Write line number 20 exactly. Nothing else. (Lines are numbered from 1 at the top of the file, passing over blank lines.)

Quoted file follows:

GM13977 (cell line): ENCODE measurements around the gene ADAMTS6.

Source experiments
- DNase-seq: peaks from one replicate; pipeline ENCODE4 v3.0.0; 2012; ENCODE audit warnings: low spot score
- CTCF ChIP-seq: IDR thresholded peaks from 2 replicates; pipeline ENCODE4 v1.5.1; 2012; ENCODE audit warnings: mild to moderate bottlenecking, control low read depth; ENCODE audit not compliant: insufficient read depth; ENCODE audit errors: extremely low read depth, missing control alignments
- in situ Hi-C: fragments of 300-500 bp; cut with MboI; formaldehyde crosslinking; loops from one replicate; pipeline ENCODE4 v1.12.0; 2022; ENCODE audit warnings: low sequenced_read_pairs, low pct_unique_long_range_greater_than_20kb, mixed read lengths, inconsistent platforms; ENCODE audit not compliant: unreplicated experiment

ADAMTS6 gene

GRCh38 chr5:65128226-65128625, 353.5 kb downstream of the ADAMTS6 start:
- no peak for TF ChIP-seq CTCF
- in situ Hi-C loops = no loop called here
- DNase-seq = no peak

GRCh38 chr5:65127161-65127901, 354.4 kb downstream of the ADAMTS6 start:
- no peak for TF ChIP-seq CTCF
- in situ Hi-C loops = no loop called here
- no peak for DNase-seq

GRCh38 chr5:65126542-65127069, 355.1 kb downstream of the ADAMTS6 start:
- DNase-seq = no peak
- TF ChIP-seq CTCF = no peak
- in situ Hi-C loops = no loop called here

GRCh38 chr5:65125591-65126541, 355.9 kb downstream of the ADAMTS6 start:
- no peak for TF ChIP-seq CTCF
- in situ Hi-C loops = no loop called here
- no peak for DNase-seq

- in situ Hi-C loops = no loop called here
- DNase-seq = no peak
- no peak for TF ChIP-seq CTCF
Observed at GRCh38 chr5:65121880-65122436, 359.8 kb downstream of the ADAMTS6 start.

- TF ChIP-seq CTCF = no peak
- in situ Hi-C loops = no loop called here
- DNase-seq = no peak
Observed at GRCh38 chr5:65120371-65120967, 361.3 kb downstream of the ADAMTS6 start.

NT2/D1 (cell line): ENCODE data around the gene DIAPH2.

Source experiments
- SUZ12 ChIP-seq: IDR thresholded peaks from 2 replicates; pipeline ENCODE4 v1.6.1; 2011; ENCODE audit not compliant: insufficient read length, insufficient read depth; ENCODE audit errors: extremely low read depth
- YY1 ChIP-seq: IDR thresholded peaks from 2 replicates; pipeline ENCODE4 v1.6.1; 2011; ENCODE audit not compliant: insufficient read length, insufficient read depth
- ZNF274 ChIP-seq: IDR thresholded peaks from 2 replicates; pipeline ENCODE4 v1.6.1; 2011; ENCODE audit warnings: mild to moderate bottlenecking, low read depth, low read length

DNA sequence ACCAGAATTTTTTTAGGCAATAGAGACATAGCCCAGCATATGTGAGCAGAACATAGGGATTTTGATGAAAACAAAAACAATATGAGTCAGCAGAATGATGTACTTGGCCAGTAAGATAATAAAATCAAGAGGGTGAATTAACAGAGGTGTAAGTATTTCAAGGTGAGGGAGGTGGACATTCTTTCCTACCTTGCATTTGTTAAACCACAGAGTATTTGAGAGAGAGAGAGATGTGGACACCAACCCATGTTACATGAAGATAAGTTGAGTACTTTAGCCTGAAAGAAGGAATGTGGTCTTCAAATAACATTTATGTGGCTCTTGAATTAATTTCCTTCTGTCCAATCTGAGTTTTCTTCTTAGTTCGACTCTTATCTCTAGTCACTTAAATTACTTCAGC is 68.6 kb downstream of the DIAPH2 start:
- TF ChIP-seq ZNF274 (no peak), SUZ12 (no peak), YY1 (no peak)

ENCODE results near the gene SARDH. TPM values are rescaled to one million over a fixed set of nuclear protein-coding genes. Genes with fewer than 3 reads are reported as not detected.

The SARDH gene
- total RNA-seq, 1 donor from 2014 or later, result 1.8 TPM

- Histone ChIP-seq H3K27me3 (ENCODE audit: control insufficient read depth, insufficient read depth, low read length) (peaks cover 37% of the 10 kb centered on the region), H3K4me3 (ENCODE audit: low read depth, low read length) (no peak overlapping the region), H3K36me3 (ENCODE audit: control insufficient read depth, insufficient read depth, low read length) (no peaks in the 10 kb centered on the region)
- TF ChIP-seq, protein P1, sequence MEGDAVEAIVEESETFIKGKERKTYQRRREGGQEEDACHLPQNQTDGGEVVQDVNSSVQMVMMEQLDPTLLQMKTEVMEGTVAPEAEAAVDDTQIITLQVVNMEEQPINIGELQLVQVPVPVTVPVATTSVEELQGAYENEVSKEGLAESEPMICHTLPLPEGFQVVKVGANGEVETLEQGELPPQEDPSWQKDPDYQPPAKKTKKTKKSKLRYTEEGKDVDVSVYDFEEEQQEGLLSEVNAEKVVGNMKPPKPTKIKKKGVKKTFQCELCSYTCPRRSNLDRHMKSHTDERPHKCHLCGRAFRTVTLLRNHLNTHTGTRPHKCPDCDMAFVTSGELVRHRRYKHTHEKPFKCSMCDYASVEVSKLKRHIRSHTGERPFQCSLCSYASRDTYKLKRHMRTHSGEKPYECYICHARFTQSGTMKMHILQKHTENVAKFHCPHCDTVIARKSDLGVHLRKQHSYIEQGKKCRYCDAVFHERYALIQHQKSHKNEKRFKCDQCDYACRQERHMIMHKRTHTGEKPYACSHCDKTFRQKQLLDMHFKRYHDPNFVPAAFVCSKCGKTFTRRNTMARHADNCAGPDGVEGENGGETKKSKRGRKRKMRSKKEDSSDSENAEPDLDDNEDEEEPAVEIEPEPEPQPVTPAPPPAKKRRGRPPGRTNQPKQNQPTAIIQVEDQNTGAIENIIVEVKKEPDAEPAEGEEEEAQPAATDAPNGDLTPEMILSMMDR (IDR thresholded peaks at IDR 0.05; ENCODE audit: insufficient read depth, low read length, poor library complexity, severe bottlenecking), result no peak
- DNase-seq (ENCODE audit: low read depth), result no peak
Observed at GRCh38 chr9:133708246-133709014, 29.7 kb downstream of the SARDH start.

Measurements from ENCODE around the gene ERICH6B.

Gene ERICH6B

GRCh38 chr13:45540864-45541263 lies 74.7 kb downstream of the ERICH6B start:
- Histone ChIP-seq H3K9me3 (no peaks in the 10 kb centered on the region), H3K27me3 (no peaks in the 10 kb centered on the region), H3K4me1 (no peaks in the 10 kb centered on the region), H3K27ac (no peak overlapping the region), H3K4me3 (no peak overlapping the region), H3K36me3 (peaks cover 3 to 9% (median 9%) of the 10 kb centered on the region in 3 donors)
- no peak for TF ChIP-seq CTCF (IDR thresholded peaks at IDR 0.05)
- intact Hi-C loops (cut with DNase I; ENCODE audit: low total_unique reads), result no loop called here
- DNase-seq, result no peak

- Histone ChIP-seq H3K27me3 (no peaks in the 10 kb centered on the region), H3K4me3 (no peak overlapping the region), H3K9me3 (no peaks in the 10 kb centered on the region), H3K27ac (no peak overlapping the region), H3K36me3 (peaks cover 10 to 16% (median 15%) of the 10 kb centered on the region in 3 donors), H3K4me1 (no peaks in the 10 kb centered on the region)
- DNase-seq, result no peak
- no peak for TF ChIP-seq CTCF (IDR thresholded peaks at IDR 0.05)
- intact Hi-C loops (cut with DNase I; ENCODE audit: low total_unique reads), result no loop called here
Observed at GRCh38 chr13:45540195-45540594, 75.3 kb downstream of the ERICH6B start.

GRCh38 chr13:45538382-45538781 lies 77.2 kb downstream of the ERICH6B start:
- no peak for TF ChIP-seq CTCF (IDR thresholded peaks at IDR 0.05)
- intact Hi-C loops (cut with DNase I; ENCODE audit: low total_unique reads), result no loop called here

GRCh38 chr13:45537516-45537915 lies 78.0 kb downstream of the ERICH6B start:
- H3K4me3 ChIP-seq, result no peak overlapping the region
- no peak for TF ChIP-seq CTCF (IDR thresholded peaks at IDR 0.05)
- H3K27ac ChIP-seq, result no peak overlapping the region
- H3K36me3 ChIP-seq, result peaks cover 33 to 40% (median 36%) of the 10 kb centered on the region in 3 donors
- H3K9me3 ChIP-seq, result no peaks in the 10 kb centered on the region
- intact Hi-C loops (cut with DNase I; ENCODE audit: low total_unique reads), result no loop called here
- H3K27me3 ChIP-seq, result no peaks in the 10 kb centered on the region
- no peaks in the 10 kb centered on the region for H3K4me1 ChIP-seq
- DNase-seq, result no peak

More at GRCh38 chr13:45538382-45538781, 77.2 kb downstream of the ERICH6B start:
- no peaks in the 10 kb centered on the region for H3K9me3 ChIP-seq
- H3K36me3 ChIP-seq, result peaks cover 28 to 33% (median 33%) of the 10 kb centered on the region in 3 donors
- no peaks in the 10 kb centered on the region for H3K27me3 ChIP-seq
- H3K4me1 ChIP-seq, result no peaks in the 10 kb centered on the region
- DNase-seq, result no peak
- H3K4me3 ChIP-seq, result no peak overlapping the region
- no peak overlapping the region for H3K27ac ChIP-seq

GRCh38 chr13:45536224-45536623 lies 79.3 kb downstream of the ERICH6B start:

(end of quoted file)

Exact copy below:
- no peak for TF ChIP-seq CTCF